Tooth Colored Fillings
Getting your cavities filled is often considered to be a normal part of teenage life - but as many as 90% or more adults in America also need fillings. That's why routine dental checkups are imperative throughout your life. While you can still get amalgam (silver) fillings, however, the majority of patients choose instead to receive a composite, tooth-colored filling.
Reasons to Have Your Teeth FilledFillings aren't just for aesthetic purposes, although they can be used aesthetically. If you experience any of the following, it may be time to consider a trip to La Jolla Dental to get your tooth or teeth filled:
Cavities are the result of tooth decay, and are often exacerbated by consuming lots of sugary foods and drinks. Cutting back on added sugar can reduce pain and sensitivity due to your cavities, but you will still need to have them filled to prevent the tooth decay from spreading to surrounding teeth. Chips, cracks, dents, or fractures in your teeth should also be filled, as these openings are more susceptible to tooth decay.
What is a Composite Filling?Also called a white filling, composite fillings are basically silver fillings on steroids. They still fill cavities and cracks, but they look better, last longer, and are more durable.
Composite is made of glass or quartz mixed with a resin. This resin can be colored to match your existing tooth, so if you plan on having your teeth whitened, you should do so before getting your filling. This durable composite mixture can withstand the pressures of chewing for several years; and while they will need to be replaced due to discoloration over time, they can last a long time as long as you brush and floss as recommended.
Composite fillings are also commonly used for cosmetic purposes. Although they do not last as long as crowns or veneers, they can be the ideal solution for small cosmetic fixes, and generally cost a lot less.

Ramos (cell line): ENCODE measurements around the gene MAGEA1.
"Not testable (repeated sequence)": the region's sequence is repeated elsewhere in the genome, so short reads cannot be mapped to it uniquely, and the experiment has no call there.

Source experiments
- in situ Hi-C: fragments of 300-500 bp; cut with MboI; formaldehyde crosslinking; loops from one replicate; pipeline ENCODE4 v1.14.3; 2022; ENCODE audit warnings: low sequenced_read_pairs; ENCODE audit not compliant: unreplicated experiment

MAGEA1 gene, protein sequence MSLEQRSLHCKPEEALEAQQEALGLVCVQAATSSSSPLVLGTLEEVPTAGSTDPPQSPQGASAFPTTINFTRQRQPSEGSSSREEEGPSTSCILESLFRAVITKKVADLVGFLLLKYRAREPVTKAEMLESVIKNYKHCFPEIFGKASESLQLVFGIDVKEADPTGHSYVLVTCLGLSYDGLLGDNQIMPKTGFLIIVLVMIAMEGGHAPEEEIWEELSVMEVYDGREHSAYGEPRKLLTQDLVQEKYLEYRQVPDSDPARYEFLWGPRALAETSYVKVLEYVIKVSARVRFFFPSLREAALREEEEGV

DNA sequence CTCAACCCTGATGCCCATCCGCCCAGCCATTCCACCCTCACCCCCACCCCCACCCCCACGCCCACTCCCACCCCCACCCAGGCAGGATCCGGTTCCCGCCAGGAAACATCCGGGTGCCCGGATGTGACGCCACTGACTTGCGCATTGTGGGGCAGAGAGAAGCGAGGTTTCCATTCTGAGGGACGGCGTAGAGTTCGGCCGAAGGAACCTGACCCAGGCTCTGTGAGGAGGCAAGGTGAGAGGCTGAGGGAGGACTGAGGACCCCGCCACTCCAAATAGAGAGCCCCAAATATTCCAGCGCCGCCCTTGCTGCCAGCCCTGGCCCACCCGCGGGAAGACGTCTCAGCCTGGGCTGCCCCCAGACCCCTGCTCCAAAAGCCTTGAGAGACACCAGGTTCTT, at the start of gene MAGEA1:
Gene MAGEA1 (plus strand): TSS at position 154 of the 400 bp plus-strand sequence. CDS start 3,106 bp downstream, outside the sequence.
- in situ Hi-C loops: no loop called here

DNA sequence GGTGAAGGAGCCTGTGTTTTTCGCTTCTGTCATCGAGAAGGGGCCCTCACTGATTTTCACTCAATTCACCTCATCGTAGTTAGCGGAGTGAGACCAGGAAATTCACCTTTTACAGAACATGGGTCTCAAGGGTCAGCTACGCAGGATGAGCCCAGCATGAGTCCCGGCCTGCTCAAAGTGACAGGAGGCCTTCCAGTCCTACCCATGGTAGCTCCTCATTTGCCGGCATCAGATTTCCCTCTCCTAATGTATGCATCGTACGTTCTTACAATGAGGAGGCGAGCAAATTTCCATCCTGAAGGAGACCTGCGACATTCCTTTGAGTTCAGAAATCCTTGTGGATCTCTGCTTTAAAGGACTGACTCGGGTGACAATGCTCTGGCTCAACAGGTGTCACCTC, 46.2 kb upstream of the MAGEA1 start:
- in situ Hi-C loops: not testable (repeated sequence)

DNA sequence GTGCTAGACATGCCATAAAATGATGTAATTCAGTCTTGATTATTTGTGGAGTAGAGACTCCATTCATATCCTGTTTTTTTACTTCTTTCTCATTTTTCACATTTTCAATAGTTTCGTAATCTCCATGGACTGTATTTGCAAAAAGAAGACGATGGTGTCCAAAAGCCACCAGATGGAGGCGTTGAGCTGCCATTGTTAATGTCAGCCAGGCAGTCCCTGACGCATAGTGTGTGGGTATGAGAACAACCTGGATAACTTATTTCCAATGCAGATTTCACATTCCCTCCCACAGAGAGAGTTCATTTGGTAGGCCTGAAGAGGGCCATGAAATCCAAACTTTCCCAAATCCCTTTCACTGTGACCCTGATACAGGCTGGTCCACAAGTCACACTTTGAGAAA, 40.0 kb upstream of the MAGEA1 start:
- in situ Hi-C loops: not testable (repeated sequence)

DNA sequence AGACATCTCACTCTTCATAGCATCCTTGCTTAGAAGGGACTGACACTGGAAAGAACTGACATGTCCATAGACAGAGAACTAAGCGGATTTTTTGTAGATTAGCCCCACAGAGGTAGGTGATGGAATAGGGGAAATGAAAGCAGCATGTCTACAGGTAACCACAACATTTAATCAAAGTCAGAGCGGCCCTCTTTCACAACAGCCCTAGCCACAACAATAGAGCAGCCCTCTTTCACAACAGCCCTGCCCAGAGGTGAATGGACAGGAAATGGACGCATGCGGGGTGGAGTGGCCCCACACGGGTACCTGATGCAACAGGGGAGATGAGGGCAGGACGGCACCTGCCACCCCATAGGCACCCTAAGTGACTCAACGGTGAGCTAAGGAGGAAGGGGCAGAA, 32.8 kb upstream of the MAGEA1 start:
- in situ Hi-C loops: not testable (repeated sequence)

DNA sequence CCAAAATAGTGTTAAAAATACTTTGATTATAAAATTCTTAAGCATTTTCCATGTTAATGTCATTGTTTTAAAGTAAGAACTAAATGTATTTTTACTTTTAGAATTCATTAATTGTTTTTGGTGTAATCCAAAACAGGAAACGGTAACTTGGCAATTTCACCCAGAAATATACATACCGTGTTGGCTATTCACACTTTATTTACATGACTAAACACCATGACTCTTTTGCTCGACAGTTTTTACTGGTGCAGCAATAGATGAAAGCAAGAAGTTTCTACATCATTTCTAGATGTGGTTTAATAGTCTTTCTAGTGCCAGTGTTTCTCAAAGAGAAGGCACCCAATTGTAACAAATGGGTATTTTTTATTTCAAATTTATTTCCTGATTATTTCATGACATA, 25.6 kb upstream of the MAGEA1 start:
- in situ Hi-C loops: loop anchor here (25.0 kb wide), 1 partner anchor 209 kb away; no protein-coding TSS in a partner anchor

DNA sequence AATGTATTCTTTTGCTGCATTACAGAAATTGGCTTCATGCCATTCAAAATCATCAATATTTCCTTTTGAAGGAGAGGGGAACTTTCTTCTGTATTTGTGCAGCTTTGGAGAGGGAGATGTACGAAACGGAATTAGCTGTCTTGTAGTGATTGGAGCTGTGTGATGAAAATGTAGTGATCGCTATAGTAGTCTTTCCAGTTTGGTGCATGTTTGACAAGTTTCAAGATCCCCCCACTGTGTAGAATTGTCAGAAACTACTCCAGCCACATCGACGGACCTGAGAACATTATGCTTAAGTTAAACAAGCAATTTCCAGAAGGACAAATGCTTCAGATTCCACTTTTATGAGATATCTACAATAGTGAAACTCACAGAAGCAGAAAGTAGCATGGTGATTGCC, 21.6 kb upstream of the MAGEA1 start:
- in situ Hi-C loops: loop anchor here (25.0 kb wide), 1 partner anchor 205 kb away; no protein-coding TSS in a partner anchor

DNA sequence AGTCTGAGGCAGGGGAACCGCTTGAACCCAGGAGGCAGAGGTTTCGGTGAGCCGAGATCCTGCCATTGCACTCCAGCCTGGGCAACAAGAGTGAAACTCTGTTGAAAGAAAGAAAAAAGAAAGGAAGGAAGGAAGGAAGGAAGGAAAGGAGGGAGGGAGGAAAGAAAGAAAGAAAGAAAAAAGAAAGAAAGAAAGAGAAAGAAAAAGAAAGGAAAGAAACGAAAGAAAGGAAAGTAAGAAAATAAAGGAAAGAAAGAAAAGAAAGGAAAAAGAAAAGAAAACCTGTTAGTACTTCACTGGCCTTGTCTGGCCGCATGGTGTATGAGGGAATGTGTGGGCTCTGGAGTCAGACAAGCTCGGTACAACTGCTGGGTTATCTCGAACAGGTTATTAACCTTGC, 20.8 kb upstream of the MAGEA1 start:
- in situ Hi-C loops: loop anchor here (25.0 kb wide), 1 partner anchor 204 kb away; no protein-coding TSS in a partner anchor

Your Dental AppointmentAs far as dental procedures go, receiving composite fillings is a fairly simple and straight-forward process. Dr. Strother will first explain exactly what he plans to do with your teeth. After answering any questions that you may have and making sure you are ready, he will numb your tooth or teeth with an anesthetic. He will also have you set up with a saliva ejector, or "spit sucker," to keep the area where he will be working clean and dry throughout the process.
All the tooth decay that exists in the tooth will have to be removed. Dr. Strother will use a small drill to chip away the decay, leaving only healthy tooth to pack the composite into. Then the composite filling will be bonded into the chip or cavity, and a special light will be used to harden and strengthen the bond. The process shouldn't take longer than an hour or so, and won't hurt at all.
You may experience some tooth sensitivity for about a week after getting it filled, but this is normal. Call our office right away if this sensitivity persists, or if you experience moderate to severe pain.